Cox, ESPN Brawl Gets Nasty

Eisner calls Robbins a 'whiner'; Robbins accuses Disney of 'Goofy math'

The brawl over ESPN's ballooning license fees broke out into a round of schoolyard taunts between CEOs, with Disney's Michael Eisner deriding Cox's James Robbins as "a whiner" and Robbins accusing Eisner of using Disney-style "Goofy math" in attacking cable operators.

ESPN's Magic Dollar
ESPN says cable ops offset their $2-per-sub monthly license fee with $1 per sub worth of local ad sales. It counts in more than just ad sales to arrive at that value:
2002 2003
Source: ESPN
Net cash sale48¢52¢
12% sales commission
20% used in marketing inventory11¢12¢
Halo effect (NFL only)26¢26¢

Eisner is fuming over Robbins's jihad against Disney and its 80%-owned sports network, a campaign that has included public attacks, filings attacking Disney in the FCC ownership-rule proceedings, and newspaper op-ed screeds. And the worst in the eyes of Eisner, Robbins, testifying at a Senate Commerce Committee hearing, called for regulation of sports-network license fees.

Asked about Cox's complaints at an investor conference sponsored by Sanford Bernstein & Co., Eisner was blunt: "Now Cox is the big whiner. He's here?" Told that Robbins was appearing later in the week, Eisner responded, "Good, he'll whine, he'll whine about me, he'll whine about us."

That's true.

Robbins and other operators are furious at ESPN's license fees, the highest of any basic cable network. Already exceeding $2 per subscriber monthly (vs. 35 cents for top-rated network Nickelodeon), ESPN is set to take its annual 20% rate hike Aug. 1. Programming costs are increasing at a rate exceeding operators' ability to raise their basic rates, Robbins and others complain.

"Why he's whining now is beyond me," Eisner said. "These are monopolies. They have incredible margins. They charge $40 for basic; the programmer suppliers altogether get $11. ESPN's going to get $2." After accounting for local ads that systems sell on ESPN, operators "get $1 back [per sub per month] in local advertising."

Robbins was unsurprisingly testy when he made a presentation two days later, contending that Eisner is distorting the numbers. "I for one would like to see the Goofy math gotten rid of. It's just not true."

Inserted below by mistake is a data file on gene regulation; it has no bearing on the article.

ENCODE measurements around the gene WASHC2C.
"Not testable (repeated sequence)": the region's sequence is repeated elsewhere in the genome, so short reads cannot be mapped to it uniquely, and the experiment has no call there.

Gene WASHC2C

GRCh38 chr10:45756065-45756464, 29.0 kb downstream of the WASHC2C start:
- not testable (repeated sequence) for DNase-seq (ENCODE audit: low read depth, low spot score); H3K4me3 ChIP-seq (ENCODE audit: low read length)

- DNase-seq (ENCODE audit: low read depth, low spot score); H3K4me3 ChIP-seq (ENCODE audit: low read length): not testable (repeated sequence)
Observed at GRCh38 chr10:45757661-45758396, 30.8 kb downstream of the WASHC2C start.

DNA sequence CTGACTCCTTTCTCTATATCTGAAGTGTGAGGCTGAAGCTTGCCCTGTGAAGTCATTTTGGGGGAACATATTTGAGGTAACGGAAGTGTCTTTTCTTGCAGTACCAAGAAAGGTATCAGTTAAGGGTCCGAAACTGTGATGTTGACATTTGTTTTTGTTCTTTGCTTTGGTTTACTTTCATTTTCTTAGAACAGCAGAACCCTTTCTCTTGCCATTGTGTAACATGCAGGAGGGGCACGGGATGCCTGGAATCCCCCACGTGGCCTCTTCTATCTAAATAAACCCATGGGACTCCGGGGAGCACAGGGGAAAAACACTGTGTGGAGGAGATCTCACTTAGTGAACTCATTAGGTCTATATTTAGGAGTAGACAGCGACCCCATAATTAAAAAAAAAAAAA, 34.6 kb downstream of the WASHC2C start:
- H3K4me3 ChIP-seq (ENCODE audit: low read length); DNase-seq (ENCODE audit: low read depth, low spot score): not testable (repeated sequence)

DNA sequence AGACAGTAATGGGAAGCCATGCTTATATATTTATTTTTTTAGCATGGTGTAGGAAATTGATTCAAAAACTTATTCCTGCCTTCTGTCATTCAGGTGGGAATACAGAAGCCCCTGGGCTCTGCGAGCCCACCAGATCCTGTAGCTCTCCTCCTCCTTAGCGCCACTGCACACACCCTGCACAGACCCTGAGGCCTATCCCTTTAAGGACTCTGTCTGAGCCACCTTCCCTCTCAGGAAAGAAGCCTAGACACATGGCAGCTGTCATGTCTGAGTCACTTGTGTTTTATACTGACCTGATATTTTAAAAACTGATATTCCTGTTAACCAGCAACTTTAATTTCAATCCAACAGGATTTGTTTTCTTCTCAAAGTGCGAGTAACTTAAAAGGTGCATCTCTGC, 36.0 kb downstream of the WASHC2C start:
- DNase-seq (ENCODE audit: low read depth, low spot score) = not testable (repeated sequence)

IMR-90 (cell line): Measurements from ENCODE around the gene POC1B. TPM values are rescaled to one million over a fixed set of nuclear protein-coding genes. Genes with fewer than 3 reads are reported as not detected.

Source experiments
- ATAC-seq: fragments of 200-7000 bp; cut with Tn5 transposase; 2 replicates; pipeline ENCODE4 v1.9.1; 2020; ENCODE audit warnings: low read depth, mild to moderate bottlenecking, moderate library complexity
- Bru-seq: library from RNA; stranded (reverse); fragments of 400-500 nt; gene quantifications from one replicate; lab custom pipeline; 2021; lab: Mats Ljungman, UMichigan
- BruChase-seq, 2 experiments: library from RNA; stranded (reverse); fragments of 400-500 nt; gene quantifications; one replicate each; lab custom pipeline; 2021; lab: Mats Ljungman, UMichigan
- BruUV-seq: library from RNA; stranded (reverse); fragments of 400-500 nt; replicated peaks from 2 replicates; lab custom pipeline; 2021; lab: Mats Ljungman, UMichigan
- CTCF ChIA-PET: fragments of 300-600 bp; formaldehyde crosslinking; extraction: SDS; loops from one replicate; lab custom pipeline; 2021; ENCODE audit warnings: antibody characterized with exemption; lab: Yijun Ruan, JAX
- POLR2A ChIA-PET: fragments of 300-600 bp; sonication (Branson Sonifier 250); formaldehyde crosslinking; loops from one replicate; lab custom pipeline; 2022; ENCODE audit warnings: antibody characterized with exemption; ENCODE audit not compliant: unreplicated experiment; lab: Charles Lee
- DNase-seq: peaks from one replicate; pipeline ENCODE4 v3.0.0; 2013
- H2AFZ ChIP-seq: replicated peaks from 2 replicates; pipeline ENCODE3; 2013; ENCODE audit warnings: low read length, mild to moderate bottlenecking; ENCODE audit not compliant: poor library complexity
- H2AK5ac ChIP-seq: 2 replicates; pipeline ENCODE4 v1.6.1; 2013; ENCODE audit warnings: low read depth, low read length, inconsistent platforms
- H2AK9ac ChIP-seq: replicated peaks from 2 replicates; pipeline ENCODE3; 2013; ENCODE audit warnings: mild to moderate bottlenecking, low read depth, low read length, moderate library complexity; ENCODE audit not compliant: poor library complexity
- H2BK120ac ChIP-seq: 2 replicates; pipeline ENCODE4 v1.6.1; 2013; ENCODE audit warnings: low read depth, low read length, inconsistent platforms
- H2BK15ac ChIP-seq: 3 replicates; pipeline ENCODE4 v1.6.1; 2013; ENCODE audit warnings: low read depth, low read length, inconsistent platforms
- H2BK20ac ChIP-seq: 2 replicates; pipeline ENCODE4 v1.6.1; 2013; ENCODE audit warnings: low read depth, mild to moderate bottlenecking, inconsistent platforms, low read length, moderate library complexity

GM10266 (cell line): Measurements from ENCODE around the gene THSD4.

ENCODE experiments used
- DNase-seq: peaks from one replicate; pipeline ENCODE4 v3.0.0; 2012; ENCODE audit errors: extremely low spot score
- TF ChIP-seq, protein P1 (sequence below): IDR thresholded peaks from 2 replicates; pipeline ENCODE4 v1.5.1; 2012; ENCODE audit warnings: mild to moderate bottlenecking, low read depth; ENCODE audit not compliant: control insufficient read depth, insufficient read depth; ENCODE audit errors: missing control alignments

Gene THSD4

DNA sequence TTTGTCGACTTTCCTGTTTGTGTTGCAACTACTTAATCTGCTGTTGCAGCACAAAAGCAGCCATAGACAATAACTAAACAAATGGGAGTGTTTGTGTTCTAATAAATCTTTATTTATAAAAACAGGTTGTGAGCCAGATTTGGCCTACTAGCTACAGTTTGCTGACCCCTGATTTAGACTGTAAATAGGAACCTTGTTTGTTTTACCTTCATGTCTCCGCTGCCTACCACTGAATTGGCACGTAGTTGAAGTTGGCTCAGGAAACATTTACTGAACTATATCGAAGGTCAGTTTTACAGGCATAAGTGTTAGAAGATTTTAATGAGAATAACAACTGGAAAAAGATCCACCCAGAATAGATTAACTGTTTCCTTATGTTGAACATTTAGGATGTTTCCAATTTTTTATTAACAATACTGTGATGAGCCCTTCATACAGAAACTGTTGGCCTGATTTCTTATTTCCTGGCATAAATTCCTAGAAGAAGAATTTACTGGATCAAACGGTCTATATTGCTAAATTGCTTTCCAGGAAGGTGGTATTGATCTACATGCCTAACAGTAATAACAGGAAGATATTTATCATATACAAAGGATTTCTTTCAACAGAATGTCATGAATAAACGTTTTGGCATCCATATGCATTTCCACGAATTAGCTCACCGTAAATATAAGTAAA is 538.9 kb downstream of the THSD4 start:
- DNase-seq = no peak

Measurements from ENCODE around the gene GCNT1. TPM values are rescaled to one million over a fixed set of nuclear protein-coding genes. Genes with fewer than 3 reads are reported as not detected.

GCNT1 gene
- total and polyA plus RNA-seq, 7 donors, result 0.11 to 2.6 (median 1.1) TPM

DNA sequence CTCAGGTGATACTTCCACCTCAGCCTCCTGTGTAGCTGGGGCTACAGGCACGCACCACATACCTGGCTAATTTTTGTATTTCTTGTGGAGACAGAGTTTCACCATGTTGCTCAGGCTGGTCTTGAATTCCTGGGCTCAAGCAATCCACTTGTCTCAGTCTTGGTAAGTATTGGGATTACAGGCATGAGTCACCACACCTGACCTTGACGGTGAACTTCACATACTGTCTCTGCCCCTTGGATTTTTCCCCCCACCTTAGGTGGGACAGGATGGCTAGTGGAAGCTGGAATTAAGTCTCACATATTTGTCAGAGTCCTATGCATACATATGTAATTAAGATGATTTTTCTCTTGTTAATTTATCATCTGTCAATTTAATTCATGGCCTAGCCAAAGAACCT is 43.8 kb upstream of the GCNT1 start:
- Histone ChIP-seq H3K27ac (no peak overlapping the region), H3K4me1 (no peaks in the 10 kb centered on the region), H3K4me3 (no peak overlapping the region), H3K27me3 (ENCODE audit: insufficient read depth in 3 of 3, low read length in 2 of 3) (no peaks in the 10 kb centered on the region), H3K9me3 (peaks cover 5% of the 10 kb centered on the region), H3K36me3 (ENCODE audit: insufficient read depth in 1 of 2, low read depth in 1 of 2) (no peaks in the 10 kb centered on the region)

Robbins said his ESPN rate is not the $2 per subscriber monthly that ESPN executives tout as the industry average. His cost is $2.15. "That will go up to $2.65."

Also, ESPN executives contend the local advertising avails that operators get to resell and Eisner says are worth $1 per sub per month generate just 30 cents after deducting costs like sales commissions.

Robbins wants to put ESPN on a tier and give consumers the option not to buy, rather than charge everyone. Cox research shows, he said, that 24% of our customers will "pay up and pay big."

He further contends that ESPN is 18% of his basic programming costs, but attracts just 3% of Cox's average viewership.

"Somewhere in this world is an imbalance," Robbins said, "I want to be sure that this erroneous information coming from Mickey Mouse doesn't stink up the street."

So how does ESPN count $1 in local ad sales offsetting its license fee when Robbins counts 30 cents? According to Jeff Siegel, ESPN vice president of affiliate ad sales and marketing, it includes much more than the cash that MSOs book from ad sales: for example, such elements as how much operators use the spots to promote things like cable-modem and pay-per-view sales. Based on data from consultants and industry surveys, Siegel estimates that, in 2002, commercials generated from selling ESPN local avails were worth 48 cents per subscriber. He then adds an estimated average 12% commission to inside salesmen, or 6 cents. (ESPN does not account for additional costs of commission paid to ad agencies.)

That comes to 54 cents. Then Siegel estimates that operators use 20% of their spots as "marketing inventory" for their own products. "That has a value," he said, estimating it at 11 cents.

But Siegel also believes that MSOs should count ESPN's "halo effect" in local ad sales. He says he has a Cox presentation to one local advertiser "where they bundle 500 spots on other networks with NFL spots on ESPN." He estimates that ad time—limited only to spots packaged with ESPN's NFL games—as bringing in 26 cents.

So that's 91 cents for 2002. ESPN then assumes 8% growth in ad sales (though not the halo effect) and arrives at 96 cents in value of local ad avails on ESPN.